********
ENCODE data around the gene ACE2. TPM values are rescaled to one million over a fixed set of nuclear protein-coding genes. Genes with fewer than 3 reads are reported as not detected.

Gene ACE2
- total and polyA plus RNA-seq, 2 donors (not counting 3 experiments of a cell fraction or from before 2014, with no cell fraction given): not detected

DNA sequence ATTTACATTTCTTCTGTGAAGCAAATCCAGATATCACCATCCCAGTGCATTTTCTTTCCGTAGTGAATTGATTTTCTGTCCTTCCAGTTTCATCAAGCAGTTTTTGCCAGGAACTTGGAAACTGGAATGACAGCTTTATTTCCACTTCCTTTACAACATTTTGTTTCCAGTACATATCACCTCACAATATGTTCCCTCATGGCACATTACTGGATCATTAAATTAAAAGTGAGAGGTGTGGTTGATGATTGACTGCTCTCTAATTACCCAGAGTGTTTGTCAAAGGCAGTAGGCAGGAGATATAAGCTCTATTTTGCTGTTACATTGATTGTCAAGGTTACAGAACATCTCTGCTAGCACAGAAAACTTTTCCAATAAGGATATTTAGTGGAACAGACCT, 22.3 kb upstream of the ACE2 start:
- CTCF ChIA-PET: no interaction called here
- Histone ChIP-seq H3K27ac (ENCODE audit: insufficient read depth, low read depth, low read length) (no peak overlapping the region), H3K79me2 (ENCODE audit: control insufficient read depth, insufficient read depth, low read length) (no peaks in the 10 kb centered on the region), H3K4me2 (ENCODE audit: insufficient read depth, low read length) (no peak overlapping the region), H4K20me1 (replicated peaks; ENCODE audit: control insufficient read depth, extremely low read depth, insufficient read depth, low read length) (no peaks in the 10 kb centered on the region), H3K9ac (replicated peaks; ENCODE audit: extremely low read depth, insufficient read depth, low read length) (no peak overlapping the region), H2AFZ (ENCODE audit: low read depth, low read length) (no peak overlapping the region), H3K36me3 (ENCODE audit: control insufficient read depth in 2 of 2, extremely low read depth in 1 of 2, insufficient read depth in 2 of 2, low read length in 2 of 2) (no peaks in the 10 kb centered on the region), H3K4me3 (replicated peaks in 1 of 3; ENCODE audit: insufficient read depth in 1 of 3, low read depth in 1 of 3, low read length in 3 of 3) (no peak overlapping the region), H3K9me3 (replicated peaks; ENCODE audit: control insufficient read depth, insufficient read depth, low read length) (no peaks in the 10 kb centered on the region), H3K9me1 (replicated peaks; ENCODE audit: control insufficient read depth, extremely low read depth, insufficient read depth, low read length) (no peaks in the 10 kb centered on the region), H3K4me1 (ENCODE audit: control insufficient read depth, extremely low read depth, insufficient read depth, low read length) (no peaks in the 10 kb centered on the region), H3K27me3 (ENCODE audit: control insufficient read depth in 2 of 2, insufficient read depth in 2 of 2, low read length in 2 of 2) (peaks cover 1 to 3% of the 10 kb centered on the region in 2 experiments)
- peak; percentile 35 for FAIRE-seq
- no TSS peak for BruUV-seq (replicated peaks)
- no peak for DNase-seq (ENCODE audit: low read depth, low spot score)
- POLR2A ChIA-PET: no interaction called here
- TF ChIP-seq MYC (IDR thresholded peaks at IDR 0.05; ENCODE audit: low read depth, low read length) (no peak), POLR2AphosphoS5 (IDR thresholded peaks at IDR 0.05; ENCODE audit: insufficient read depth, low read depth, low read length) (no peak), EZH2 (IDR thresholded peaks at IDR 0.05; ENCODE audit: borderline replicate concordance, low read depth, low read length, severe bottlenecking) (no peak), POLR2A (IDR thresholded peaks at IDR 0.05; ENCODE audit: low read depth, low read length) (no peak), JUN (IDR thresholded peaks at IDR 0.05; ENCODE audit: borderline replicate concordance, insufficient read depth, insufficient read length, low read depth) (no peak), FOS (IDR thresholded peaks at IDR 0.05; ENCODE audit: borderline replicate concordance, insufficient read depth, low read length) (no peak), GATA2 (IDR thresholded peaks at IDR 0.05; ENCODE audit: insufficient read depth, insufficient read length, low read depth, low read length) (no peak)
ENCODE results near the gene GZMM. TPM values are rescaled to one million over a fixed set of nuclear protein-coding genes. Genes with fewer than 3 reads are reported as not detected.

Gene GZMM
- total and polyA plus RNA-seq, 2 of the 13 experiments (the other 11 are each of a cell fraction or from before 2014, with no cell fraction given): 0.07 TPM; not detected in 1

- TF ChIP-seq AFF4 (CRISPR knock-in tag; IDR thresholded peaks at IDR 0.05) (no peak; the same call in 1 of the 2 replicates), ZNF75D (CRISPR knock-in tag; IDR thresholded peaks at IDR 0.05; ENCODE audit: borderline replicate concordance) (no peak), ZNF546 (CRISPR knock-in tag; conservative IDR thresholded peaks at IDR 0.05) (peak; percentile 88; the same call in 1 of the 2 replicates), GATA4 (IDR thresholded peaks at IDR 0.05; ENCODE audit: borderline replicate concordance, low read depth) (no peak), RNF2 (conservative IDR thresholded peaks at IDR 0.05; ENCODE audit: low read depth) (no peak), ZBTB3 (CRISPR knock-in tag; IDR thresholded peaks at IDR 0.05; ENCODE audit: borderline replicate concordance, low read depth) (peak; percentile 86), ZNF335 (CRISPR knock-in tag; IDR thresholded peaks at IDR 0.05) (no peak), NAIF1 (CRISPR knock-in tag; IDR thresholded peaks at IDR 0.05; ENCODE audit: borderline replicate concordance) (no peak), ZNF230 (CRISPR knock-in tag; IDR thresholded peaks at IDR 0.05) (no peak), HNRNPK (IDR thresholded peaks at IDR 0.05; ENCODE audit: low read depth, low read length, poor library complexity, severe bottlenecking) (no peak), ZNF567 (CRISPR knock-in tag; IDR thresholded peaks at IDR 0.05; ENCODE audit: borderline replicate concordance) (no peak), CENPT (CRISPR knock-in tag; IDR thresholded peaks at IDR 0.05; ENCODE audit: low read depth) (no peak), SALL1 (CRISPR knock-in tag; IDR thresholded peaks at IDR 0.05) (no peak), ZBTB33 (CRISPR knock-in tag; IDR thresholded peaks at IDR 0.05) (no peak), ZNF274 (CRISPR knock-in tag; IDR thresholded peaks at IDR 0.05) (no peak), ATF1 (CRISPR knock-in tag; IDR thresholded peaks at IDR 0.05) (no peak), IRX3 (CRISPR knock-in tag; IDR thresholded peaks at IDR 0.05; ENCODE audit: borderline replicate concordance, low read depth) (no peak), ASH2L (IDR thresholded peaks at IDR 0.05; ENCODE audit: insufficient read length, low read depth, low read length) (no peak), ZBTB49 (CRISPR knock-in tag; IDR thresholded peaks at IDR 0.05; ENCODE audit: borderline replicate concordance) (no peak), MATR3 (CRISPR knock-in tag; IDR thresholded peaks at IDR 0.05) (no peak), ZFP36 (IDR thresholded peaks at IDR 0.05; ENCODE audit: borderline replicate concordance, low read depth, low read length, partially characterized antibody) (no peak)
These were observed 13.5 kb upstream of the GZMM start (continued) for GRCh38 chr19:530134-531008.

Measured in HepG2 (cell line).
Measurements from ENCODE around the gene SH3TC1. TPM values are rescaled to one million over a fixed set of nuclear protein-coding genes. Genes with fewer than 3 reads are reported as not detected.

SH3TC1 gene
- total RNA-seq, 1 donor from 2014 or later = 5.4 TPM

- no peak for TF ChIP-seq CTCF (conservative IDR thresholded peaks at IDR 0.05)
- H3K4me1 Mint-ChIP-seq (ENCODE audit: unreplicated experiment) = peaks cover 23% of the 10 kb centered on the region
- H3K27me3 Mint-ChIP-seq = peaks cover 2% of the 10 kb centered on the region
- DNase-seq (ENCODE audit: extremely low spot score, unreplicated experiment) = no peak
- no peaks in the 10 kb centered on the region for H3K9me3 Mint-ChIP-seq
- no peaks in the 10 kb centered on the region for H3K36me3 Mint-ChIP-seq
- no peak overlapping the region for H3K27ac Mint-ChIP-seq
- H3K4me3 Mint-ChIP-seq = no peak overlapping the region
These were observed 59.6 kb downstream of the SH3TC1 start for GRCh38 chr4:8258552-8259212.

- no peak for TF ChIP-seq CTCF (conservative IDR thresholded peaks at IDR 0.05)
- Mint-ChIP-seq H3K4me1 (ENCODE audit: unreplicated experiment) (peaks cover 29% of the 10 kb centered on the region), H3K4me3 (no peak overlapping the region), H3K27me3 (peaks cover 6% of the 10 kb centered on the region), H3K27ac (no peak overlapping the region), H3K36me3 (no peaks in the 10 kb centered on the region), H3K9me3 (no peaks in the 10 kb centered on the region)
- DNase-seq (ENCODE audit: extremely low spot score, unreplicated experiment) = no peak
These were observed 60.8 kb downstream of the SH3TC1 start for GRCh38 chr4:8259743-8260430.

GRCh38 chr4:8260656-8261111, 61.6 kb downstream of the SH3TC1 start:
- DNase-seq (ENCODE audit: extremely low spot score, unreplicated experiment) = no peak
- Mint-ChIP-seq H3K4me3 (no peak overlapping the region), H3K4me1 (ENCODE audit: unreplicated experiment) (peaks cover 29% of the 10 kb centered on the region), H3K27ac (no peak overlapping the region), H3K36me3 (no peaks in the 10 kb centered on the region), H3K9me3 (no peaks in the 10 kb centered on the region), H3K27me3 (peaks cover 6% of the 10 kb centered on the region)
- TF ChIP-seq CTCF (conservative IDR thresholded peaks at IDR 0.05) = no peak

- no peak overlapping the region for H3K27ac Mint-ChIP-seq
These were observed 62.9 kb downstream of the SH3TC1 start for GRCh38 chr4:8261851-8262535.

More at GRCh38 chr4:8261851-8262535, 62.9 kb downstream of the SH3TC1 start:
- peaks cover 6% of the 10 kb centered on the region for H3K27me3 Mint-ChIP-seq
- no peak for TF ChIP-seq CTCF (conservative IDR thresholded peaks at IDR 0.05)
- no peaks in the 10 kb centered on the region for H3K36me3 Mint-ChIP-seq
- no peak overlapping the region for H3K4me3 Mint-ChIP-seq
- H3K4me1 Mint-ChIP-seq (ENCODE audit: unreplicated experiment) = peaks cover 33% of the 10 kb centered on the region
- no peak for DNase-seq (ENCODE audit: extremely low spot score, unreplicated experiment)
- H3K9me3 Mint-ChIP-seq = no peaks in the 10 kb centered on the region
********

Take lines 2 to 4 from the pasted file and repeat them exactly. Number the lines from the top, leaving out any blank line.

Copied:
Gene ACE2
- total and polyA plus RNA-seq, 2 donors (not counting 3 experiments of a cell fraction or from before 2014, with no cell fraction given): not detected

DNA sequence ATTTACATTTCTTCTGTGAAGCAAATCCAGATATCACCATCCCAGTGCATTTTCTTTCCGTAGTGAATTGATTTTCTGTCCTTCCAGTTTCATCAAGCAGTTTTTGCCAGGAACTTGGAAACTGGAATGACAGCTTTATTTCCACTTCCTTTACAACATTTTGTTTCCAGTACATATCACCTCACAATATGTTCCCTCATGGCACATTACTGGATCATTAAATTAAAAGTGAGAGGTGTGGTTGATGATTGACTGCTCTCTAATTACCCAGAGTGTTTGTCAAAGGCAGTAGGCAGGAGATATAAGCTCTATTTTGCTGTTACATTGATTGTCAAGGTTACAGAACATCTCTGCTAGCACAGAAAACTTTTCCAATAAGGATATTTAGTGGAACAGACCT, 22.3 kb upstream of the ACE2 start: